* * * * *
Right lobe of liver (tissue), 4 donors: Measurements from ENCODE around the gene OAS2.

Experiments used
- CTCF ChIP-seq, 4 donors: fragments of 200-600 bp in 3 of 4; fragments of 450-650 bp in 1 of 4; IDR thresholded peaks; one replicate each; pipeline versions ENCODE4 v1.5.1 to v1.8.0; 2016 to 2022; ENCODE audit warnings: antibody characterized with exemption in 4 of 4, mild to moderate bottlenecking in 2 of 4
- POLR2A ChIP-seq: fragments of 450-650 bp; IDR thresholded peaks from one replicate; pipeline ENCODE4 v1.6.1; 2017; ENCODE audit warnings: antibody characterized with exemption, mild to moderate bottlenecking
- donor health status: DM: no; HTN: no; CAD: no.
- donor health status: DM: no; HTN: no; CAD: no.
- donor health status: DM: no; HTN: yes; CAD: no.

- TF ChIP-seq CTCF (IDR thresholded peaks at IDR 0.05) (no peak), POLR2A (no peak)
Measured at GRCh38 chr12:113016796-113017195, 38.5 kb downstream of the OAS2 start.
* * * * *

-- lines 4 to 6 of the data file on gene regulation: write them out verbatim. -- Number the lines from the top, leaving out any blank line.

- POLR2A ChIP-seq: fragments of 450-650 bp; IDR thresholded peaks from one replicate; pipeline ENCODE4 v1.6.1; 2017; ENCODE audit warnings: antibody characterized with exemption, mild to moderate bottlenecking
- donor health status: DM: no; HTN: no; CAD: no.
- donor health status: DM: no; HTN: no; CAD: no.